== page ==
"Do I have to take off my hat?" he said.
It was a sharp number, royal blue, with a large logo depicting the ballpark that his father helped build. This, he knew, was the last Opening Day in the history of Shea Stadium, and the last season in which that cap would really matter. One year later, Citi Field -- already looming over the outfield wall -- will open, and the old Shea Stadium, home of so many memories in nearly half a century of baseball, will become obsolete.
The cap was a reminder of all that, but a reminder too that so many games remain.
"It's a sweet day, because it's still a memory," Shea said. "It's a sweet day because the fans still love it, and it's a sweet day because it will still continue, because they're going to keep some sort of memory. And besides that, it's about the Mets."
Shea threw out the first pitch before Shea Stadium's final home opener Tuesday -- a 5-2 loss to the Phillies -- battling through a "rotator cuff problem" to hit Mets manager Willie Randolph on the fly. Two Navy 18F Super Hornets flew over the park, following international recording star Michael Amante's version of the national anthem and the Fort Hamilton Joint Service Color Guard's presentation of the Opening Day colors.
All of that helped kick off a season-long celebration of the last summer at Shea Stadium, honoring the past before the Mets move into their state-of-the-art Citi Field venue next April. Thirty members of the Shea family were on hand to give their blessings, and to honor the legacy of William A. Shea, who worked to bring National League baseball back to New York after the Dodgers and Giants both left the city in 1957.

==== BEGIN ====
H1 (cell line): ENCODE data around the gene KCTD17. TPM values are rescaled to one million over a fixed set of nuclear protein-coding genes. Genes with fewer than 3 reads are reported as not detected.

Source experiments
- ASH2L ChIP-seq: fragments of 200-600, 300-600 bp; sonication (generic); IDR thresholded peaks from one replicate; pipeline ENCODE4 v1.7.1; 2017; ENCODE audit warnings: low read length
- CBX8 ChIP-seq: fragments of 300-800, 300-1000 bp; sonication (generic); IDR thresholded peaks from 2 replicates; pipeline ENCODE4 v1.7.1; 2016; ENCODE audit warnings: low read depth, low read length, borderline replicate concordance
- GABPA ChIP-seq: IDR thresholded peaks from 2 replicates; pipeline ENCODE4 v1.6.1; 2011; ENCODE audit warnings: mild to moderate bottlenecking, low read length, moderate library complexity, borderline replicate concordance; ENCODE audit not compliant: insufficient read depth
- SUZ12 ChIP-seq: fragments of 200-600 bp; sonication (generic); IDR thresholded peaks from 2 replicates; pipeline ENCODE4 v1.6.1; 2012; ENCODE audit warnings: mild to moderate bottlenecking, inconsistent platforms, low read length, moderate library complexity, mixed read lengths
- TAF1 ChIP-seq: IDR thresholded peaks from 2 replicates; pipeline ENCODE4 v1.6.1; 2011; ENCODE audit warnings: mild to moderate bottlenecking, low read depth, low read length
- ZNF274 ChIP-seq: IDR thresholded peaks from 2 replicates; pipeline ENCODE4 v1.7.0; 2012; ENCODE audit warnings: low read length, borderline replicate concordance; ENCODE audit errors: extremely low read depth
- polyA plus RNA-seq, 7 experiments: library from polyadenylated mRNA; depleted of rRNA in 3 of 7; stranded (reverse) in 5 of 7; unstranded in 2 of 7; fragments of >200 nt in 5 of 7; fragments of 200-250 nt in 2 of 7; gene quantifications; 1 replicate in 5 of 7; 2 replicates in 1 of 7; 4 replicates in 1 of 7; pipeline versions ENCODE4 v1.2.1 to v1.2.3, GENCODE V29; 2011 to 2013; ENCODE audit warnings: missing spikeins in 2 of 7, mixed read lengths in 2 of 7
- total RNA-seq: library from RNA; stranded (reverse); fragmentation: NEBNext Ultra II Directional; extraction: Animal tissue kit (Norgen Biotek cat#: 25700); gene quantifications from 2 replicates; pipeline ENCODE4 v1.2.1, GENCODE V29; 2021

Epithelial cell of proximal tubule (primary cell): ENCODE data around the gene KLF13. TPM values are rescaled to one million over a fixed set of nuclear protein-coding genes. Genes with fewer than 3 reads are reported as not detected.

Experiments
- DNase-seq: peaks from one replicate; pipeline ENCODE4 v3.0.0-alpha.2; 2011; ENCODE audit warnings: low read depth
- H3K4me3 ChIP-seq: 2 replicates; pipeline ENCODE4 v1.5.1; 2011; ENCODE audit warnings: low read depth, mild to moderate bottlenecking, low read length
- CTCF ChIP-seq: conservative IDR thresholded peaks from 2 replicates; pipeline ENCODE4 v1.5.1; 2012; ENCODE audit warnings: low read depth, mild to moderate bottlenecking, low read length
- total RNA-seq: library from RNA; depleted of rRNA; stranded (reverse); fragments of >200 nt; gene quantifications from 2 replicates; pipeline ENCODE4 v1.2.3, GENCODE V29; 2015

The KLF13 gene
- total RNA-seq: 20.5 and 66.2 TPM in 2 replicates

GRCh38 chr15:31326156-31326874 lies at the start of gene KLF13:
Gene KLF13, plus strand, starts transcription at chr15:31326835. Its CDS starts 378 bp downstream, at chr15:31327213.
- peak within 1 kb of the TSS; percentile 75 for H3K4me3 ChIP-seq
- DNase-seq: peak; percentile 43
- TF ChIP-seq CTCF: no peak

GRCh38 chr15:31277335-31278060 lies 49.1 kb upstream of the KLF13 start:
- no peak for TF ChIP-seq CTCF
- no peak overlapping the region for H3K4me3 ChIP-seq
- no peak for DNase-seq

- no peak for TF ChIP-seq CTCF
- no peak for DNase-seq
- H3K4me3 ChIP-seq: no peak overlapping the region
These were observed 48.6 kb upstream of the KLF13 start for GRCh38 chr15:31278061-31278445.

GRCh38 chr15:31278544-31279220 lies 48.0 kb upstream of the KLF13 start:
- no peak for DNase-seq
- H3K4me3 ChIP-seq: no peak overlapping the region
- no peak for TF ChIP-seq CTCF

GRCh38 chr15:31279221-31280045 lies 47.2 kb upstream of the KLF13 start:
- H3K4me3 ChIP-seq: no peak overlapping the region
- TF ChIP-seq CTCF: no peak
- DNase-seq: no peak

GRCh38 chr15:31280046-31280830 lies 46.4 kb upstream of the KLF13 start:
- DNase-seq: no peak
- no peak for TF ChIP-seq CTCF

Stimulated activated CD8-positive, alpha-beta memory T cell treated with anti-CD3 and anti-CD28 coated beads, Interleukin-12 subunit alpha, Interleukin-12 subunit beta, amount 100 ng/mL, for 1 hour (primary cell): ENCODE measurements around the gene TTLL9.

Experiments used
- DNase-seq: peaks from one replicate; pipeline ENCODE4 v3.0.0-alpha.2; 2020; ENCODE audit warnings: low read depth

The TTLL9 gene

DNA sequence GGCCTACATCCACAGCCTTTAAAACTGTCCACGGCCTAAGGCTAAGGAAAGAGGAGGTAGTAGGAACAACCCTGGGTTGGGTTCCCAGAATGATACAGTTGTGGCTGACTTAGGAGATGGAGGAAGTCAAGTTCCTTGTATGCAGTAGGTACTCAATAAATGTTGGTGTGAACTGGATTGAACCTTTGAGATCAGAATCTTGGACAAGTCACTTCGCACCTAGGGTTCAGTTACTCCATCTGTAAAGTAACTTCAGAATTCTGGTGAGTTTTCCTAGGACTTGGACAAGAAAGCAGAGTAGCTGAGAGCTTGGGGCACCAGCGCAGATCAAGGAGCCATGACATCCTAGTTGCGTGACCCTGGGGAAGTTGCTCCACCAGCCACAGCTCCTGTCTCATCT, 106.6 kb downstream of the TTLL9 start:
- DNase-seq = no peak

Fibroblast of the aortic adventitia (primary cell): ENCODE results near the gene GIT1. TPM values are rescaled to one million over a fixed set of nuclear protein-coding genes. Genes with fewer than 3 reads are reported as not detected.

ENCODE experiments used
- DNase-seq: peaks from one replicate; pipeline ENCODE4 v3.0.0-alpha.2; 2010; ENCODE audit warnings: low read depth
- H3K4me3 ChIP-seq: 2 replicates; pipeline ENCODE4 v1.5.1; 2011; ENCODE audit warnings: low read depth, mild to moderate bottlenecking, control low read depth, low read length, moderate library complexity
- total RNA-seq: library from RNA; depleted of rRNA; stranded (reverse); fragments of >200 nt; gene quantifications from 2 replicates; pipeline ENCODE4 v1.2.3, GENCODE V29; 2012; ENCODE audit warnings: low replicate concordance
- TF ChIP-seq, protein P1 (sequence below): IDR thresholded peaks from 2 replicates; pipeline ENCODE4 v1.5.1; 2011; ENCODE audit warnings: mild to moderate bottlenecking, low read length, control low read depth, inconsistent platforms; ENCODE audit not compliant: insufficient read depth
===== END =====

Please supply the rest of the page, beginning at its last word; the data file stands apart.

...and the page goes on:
The Mets revealed a countdown in center field that will depict the number of remaining games all season, and a "Shea" logo in left field, which will hang next to the team's three retired numbers. That logo will travel with the Mets to Citi Field, ensuring that Shea's legacy will remain intact long after the doors to his namesake stadium close.
It also served to add a bit more pomp than usual to this year's home opener.
"We've got a lot of games here this year, and this is the first one," Randolph said. "This is a historical day in a lot of ways for a lot of people. There's a lot of history in this place and a lot of good memories, but hopefully this will be the start of something we'll remember more than anything else."
The finality wasn't lost on Randolph, who, along with entering his fourth season as Mets manager, once took his wife to Shea Stadium on their first "legitimate" date.
Randolph, a Brooklyn native, planted his roots in New York even before the Dodgers and Giants skipped town. He was young then -- too young to remember -- so in his memory, the city's baseball landscape has always revolved around the Yankees and Mets. Perhaps it always will, but not in this ballpark. Shea's relevance now has an expiration date.
"There are so many special memories, from the fans to the people that work here," former slugger and current Mets ambassador Darryl Strawberry said. "We had such a wonderful time here, and we were a part of history being in this ballpark."
For now, however, Tuesday's matinee marked nothing more than another beginning. The Shea family still has 80 more home games to enjoy, and 80 more opportunities to wish their namesake stadium farewell -- as if this afternoon needed any more significance.
"I love it," closer Billy Wagner said. "I love Opening Day. It's a part of the season when you're excited no matter what's going on."
Anthony DiComo is a reporter for MLB.com. This story was not subject to the approval of Major League Baseball or its clubs.